And while some cities are responding, by banning or eliminating the cameras, others are beefing up their systems.
On Wednesday the AP reported Houston became the most recent U.S. city to ban red light cams, on the coattails of Los Angeles, which had a similar decision last month. But the surveillance devices are widespread in Washington, D.C., and set to increase in New York.
Cameras are currently used in 540 communities across 26 states, the Insurance Institue For Highway Safety reports. But a dozen cities and nine states have bans on the cameras.
One place they're going strong is New York City, where they've existed since 1993. Mayor Michael Bloomberg stated earlier this week a belief that such devices should be on every corner in the city. Considering the profit-motive, who could blame him for the push? New York City took in $52 million in fines from drivers caught by its 150 red light cameras (with an additional $3 million from penalties), the New York Daily News reported.
Bloomberg wants to boost the number of cameras up to 225. Outside the city limits, citizens are opposed to red-light cameras.
Last summer in Nassau County, the cameras were attacked by vigilantes. The vandals spray-painted 14 cameras and damaged the antenna of one so that it could not send images properly.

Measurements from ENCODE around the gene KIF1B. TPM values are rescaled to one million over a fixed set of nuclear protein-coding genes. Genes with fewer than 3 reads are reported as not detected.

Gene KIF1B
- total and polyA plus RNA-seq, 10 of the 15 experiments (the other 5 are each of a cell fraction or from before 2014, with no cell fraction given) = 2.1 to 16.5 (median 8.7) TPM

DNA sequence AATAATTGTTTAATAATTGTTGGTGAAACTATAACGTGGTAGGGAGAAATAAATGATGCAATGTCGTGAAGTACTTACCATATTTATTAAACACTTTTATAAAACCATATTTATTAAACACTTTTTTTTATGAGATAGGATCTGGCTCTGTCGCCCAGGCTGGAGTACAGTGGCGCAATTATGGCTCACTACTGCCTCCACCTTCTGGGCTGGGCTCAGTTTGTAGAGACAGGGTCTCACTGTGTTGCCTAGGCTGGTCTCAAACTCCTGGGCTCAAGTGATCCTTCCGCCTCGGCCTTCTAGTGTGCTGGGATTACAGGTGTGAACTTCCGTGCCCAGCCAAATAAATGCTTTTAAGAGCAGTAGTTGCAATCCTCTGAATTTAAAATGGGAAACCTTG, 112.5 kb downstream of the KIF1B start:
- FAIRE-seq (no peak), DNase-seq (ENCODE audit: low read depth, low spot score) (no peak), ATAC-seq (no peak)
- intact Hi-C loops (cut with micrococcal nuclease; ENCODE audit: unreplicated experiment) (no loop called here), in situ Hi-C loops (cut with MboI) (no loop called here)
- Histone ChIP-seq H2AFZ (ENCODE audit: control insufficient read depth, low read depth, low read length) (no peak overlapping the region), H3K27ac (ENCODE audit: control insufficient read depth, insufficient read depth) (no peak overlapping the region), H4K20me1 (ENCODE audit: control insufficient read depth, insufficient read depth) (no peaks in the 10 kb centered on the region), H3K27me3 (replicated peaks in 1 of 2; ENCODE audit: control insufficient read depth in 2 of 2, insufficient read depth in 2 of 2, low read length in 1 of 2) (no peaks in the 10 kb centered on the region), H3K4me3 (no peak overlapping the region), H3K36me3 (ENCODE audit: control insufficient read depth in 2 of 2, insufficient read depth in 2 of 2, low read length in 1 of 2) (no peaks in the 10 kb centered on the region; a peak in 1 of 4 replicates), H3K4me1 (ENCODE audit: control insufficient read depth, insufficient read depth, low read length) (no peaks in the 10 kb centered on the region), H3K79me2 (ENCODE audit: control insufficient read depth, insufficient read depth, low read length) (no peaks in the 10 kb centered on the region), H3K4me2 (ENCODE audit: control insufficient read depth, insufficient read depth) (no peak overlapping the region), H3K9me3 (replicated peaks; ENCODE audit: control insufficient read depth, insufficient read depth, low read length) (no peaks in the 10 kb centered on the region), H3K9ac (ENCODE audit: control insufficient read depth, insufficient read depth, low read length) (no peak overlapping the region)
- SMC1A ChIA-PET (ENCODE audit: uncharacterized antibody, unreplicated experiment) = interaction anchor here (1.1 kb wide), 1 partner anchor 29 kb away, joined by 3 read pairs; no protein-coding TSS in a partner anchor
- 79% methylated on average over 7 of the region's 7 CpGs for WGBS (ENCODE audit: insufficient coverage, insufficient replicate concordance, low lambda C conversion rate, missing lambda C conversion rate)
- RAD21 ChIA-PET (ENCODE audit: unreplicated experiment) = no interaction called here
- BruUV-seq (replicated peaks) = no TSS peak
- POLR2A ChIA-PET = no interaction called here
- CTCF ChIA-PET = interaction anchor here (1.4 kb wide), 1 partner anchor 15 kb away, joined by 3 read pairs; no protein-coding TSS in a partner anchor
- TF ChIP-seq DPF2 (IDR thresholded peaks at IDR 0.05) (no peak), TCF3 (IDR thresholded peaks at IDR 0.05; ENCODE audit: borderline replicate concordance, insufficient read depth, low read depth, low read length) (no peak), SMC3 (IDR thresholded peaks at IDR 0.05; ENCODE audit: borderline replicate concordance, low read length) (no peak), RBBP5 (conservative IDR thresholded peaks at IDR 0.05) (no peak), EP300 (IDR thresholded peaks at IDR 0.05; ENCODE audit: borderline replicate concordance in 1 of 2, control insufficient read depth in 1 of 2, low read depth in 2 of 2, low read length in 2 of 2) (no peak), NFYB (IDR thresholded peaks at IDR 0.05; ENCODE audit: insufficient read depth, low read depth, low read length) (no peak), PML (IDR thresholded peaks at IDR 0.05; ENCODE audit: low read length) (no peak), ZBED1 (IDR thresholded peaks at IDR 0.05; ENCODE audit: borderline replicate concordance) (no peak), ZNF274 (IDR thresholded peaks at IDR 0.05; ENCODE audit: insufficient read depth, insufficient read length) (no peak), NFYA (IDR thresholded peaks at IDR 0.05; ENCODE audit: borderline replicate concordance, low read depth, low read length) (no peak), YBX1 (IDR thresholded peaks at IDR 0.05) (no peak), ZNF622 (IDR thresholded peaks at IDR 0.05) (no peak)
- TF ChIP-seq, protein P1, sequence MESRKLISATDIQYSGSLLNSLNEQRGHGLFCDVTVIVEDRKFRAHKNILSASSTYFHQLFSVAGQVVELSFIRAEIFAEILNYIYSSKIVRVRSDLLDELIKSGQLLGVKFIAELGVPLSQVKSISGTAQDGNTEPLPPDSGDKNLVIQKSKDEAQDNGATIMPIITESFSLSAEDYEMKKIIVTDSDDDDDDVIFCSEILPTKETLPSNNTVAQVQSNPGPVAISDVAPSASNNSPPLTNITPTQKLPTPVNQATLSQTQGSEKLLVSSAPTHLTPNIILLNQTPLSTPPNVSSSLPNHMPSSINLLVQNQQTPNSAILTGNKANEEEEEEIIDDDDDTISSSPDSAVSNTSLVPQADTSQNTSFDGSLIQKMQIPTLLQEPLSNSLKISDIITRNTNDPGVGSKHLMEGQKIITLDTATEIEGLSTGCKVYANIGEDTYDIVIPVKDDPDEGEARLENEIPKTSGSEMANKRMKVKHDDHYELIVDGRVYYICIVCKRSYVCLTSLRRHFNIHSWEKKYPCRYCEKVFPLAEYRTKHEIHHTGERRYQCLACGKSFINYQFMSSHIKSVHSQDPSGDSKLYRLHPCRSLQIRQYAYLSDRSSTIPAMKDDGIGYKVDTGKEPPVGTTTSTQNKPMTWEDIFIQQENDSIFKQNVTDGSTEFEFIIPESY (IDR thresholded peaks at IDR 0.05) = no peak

While local tax revenue is down with the recession and housing crisis, local governments see cameras as an important revenue generator.
Ticket revenue is like free money for governments, because they don't pay to have the cameras installed. Private companies supply the cameras and take a slice of the revenue from the fines collected. That incentive has led to some lawsuits where plaintiffs have proven that some cameras have shorter yellow-light durations than state law requirements in order to catch drivers running red lights and boost ticket revenue.
L.A. was unable to have the Los Angeles County Superior Court enforce payments on tickets and had about 65,000 unpaid tickets last month.
Some citizens see the cameras as infringement on personal privacy and symptomatic of dangers on an ever technology-laden road -- complete with E-ZPass transponder trackers and vulnerable cell phone data.
Dave VonTesmar tries to make a point about the cameras by dressing in a monkey mask and then intentionally racing past photo radar devices in Arizona. The move helped him get out of tickets.
"There is no proof that I am the driver in all of these photos," VonTesmar told ABC 15, a Phoenix radio station.
Sometimes the backlashes turn violent. In 2007, Clifford E. Clark III, a 47-year-old who had run a red light, returned to the same location a few hours later to shoot the camera with a hunting rifle. He was charged with felony vandalism and reckless endangerment.
This explosive response is a measure against what as been seen as merely a money-making scheme. It's unclear if the cameras help stop fatal accidents. While the 2% of fatal accidents resulting from blown red lights are relatively rare, according to the National Highway Transportation Safety Administration, stopping short also causes crashes. Some studies have shown that cars fearing red light cameras have been increasingly rear-ended, having stopped suddenly to avoid burning a yellow.
Bottom-line: Cash, not safety, seems to be dictating law enforcement support for red light cams. As a movement for their increased prevalence grows, the backlash could become more intense.